The unemployment rate dipped to 3.9 percent in April, the lowest level since 2000. For a record 91st straight month, the economy added more than 100,000 jobs. They are both signs that the U.S. is nearing full employment.

The U.S. Bureau of Labor Statistics Employment Situation report shows the labor market is tightening. In April, the unemployment rate broke its six-month-long streak of 4.1 percent and fell to 3.9 percent. The U.S. job market added 164,000 non-farm jobs, falling short of economists’ expectations of more than 190,000, according to Bloomberg. The U-6 number, which also includes discouraged workers, also dropped to a historic 7.8 percent low. But wage gains clocked in at a meager 2.6 percent, barely above the current inflation rate of 2 percent. An economy that truly had full employment would show stronger signs of wage growth.

“I think we’re just getting pretty close to being at full employment,”  said Jeremy Schwartz, an economist at Credit Suisse. He also said the slowdown in jobs added shows the labor market tightening.

One reason the unemployment rate fell is because the labor force participation rate declined by 0.1 percent in April, to 62.8 percent. The labor force participation rate measures adults employed and who are actively looking for work. But the downtick is partially due to changing demographics; the workforce is shrinking and many baby boomers are approaching retirement.

The retirement of older workers is one reason the construction industry is experiencing a severe labor shortage. More important is the decline of enrollment in technical training programs and vocational schools, said Brian Turmail, vice president of public affairs and strategic initiatives at the Associated General Contractors of America.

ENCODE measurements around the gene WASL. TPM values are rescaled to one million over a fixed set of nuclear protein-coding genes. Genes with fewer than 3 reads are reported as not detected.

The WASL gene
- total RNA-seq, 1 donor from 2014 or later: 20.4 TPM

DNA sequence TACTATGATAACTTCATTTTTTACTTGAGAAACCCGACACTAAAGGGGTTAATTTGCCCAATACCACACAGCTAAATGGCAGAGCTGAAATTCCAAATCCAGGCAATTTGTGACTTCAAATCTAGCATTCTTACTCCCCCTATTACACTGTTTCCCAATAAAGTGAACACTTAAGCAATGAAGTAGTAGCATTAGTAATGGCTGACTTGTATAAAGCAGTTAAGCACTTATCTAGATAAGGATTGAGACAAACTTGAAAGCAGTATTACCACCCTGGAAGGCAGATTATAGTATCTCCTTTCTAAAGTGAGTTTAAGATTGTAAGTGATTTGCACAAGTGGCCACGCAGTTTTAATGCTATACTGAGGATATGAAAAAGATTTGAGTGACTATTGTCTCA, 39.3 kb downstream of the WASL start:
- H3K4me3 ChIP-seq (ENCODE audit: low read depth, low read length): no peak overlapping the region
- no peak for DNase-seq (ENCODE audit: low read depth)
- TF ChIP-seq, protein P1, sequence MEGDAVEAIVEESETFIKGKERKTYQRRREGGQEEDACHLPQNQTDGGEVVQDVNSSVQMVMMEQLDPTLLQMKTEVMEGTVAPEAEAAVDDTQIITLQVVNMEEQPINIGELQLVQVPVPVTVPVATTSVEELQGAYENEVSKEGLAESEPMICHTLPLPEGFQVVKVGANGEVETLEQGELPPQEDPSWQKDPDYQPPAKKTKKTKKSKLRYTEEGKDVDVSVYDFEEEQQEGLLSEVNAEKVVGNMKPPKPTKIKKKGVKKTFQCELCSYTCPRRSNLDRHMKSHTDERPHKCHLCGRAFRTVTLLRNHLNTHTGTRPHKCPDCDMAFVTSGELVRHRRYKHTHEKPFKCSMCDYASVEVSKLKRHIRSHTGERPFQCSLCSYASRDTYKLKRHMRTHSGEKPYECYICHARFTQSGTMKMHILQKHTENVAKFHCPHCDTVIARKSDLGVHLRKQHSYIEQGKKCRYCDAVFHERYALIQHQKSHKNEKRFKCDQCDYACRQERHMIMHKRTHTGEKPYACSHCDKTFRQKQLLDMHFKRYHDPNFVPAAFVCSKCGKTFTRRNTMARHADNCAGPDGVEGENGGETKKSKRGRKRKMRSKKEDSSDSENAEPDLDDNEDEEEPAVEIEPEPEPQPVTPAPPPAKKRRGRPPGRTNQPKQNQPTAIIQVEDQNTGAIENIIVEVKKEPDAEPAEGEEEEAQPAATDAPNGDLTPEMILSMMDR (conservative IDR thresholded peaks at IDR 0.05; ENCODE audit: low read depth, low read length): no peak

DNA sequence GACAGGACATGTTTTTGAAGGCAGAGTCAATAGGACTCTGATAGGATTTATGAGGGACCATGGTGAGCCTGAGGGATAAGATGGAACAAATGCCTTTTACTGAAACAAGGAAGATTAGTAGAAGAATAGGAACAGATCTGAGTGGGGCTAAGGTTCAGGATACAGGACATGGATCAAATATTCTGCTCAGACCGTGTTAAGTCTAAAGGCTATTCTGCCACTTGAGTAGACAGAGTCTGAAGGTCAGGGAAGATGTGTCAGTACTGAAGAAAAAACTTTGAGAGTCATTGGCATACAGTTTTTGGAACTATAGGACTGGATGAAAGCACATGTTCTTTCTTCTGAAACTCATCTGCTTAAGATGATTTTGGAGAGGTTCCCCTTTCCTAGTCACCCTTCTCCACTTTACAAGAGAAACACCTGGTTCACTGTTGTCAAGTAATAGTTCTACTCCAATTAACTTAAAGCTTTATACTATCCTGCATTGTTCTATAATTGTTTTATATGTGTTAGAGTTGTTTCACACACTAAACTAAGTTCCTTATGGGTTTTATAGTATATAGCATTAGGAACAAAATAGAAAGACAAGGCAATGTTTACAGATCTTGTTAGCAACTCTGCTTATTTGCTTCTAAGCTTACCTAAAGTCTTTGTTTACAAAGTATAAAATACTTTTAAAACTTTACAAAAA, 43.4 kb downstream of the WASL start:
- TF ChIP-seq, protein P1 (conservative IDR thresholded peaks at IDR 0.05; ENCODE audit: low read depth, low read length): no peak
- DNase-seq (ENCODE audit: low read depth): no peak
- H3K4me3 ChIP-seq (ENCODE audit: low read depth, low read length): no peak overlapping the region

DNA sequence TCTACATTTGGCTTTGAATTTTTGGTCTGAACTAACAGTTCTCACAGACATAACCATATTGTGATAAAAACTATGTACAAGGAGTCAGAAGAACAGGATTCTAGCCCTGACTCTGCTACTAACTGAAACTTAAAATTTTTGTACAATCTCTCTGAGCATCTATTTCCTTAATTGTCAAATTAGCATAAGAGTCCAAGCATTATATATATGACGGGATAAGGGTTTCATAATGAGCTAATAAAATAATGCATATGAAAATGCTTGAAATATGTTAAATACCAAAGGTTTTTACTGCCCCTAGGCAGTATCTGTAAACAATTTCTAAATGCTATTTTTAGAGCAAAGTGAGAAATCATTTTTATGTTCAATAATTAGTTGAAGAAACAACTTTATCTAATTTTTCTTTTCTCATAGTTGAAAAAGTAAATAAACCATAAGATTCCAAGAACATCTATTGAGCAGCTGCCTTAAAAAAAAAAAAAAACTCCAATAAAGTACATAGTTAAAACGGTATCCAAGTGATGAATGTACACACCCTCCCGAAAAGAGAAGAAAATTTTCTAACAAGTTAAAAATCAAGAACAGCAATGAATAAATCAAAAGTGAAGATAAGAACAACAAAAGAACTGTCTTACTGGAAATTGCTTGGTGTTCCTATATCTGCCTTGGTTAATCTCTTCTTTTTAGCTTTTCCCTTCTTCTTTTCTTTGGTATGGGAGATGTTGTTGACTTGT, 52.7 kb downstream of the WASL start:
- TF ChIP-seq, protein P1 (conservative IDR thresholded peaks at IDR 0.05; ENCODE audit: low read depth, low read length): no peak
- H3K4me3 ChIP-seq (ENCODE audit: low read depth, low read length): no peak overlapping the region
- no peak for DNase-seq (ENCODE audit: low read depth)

It’s also harder to fill those positions because the industry cannot hire people who use drugs for safety reasons; meanwhile, states are continuing to legalize marijuana and the country is in the midst of an opioid epidemic.

“We’ve had some firms tell us for every job they’re trying to fill, they will offer it to two different people, because they know that one is going to fail the drug test,” Turmail said.

To fill those jobs, some companies are willing to forgo other traditional requirements, such as relevant professional experience. One company, PCL Construction, offers on-the-job training for workers new to the industry, to get them up and running in craft trades such as carpentry.

“Trade schooling has kind of fallen behind, so we really rely on that on-the-job training,” said Amanda Melton, who works in Human Resources at PCL Construction in Raleigh, N.C.

She is also looking for workers in new places.  “We have had qualified candidates apply from our Craigslist posting as well as people interested in posting a construction career path,” Melton said.

Since many with special craft skills in construction have already found jobs, Melton said PCL Construction has raised wages and offered benefits packages to stay competitive.

But on the whole, the Bureau of Labor Statistics report showed that wage gains remained steady at 2.6 percent for the third month in a row. If the entire economy was reaching full employment, other corners of the economy should have also seen more substantial wage gains; when a market has full employment, companies compete for workers is by offering competitive salaries.

Yet Dan North, chief economist at Euler Hermes North America, said he believes wage gains are on the way. That’s because the market has been good enough for people to re-enter the job market. It’s just that for now, new workers still need the training that will make them competitive candidates — and they aren’t entering at competitive wages now.

“You’re hiring at unskilled wages and training them so that’s kept labor down. The influx of labor has kept wages down,” North said. “Because people have been hired who are unskilled, productivity has been less than half the historical average of the recovery.”

Unemployment falling may be taken as a sign of the economy heating up. Normally, the Federal Reserve might interpret that as a risk of inflation, and increase interest rates to cool it down. For now, given the slow wage growth this month, the Fed is unlikely to plan additional rate increases beyond the two hikes it plans to do. But when do wages rise, the Fed will be watching for signs of inflation. “It’s like taking a pet out for a walk. You have to keep an eye on it,” said Bob Brusca, president of Fact & Opinion Economics.

Going forward, the economy continues to inch towards full employment. But it’s not there yet.

“It’s kind of been like Charlie Brown and the football,” said Martha Kimbel, director of economic research for “We keep thinking we see it, and then it gets yanked away.”